Craft brewers are on pace for another year of low single-digit growth, the Brewers Association announced in its annual “The Year in Beer” review.
The not-for-profit trade organization representing small and independent U.S. craft breweries projects 2019 volume growth of 4%, down slightly from the 2018 number, which eventually eventually settled at around 4%, or about 1 million barrels.
“All in all, I think we’re seeing a similar story and I think the whole narrative around growth will be similar, which is a steady growth rate, but real questions around if that’s enough growth to sustain the growing number of companies,” Brewers Association chief economist Bart Watson reported to Brewbound.
Another year of 4% volume growth amounts to about 1 million barrels or so of beer, although Watson cautioned that the numbers are not yet final.
“We really want to wait and see until we get the full number for the long tail [of small craft breweries],” he said. “One thing I’ll say is I think it’s harder to measure craft growth in real time than ever before with so many small breweries, and so much of their growth being made up of things that aren’t really being measured by any specific indicator other than final TTB [Alcohol and Tobacco Tax and Trade Bureau] numbers.”
Nevertheless, the similarities in recent years may suggest that craft is “settling into a more stable pattern in terms of growth, openings and closings,” Watson said.
Driving much of that growth are new, very small entrants to the craft segment. The BA said it is “certain” that a record number of breweries — more than 8,000 — operated at some point in the U.S. in 2019. However, the U.S. has yet to see 8,000 breweries operating simultaneously, Watson said.
“We’re approaching 8,000 but we have not hit 8,000 active yet,” he said.
As the number of breweries in operation has climbed, so has the number of closings. The BA estimated that a record 300 craft breweries will have closed their doors by the end of 2019.
In a Twitter thread last week, Watson noted that about a quarter of closed brewery locations get a new brewery in those former spaces. Watson added that he found 391 active breweries, nearly 23%, in locations where a brewery had closed. Nevertheless, a clear pattern has yet to develop.
A question popped into my head this morning: what % of closed brewery locations get a new brewery in that location?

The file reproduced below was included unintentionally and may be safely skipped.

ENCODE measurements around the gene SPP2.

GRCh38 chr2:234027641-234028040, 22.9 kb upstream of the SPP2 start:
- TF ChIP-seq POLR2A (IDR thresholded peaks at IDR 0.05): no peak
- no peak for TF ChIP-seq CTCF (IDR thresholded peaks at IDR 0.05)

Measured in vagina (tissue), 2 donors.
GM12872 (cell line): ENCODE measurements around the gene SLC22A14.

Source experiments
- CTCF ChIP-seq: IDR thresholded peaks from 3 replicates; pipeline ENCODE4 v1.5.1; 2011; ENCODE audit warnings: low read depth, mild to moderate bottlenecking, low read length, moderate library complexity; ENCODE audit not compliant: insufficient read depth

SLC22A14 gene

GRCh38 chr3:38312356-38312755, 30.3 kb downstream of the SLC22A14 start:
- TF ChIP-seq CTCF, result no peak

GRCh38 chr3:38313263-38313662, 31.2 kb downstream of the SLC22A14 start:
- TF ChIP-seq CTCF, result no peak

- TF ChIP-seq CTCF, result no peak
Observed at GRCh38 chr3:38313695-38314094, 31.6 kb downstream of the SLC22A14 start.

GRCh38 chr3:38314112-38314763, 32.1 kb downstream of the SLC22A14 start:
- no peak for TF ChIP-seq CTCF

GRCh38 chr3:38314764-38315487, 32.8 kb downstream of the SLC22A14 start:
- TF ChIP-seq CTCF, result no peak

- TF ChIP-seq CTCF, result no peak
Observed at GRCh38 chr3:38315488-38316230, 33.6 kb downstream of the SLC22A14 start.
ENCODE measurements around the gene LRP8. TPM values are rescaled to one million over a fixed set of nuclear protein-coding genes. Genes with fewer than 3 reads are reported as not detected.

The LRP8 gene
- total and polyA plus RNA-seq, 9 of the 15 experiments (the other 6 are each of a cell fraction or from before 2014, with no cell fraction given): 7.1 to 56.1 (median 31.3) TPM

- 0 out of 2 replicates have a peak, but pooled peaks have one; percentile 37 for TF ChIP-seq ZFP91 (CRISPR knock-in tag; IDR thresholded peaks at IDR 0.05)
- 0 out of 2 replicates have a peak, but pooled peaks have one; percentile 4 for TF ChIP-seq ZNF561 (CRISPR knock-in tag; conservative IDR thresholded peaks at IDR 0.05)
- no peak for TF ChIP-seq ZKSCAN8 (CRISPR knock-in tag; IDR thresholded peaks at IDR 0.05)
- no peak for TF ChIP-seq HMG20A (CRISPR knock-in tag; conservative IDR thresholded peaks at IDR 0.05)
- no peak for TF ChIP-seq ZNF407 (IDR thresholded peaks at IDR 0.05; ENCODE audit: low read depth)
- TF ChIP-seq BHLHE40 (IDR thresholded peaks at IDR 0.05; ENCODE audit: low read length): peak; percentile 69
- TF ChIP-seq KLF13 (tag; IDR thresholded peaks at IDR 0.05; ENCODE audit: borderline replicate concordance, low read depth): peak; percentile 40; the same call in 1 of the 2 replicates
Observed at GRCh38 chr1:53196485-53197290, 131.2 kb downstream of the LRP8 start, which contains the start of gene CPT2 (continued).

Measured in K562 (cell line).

Right now – it looks like 20-25%.
Thread if you want details on how I got to that number.
— Bart Watson (@BrewersStats) December 6, 2019
“States with more breweries/more closures aren’t really more or less likely to re-use locations,” he wrote. “Same thing for cities. A few of the top cities do have higher rates of active breweries locating in places where breweries have closed.”
Watson said this hermit crab phenomenon may point to both the increasingly competitive marketplace but also the breweries failing for “a variety of business reasons” unrelated to specific markets or locations. In fact, many popular craft beer cities showed a higher rate of breweries reopening in once-shuttered spaces, including Portland (24%), San Diego (37.5%), Seattle (28.6%) and Denver (36.4%), Watson wrote.
The BA also offered an update on its independent craft brewery seal, as more than 4,700 craft breweries have adopted the upside down bottle logo since its inception in June 2017. Those companies represent 80% of the craft beer produced in the U.S.
In Delaware, the state’s 21 craft breweries have all adopted the logo, including Dogfish Head Craft Brewery, whom prominently featured the symbol on its 60 Minute IPA packaging this year.
Another issue that is on the mind of craft brewers is the potential expiration of federal excise tax relief granted two years ago. Alcohol producers and importers are hoping Congress passes the Craft Beverage Modernization and Tax Reform Act into permanence, and the legislation now has the support of 324 cosponsors in the House of Representatives and 74 cosponsors in the Senate.
Looking ahead to 2020, Watson said it’s hard to predict where future growth may come from.
“I’m not ruling out that craft could find some new run room and some new green spaces, but it’s going to require some changes in what craft brewers do,” Watson said.
Those changes could come by attracting new demographics to the craft segment, launching new business models, adding ecommerce and direct-to-consumer sales opportunities similar to the wine industry. However, Watson admitted that predicting where “big chunks of growth” may come from in the current competitive marketplace is becoming increasingly difficult.
“In the other direction, in terms of potential downward pressures, we’ve seen that the taproom, brewpub, direct-at-the-brewery model has had good run room, but I think there’s going to be a logical point where that stops,” he added. “Only so much of the draft beer in the U.S. is going to go through brewpubs and taprooms. As excited as beer lovers are for those, they’re going to balance those against other options. So if and when that growth slows, that could be a real challenge. I’m not predicting that’s going to happen in 2020, but that’s certainly something watching for next year.”
Watson and the BA will offer a more comprehensive industry analysis April 19-22 during the 2020 Craft Brewers Conference & BrewExpo America in San Antonio, Texas.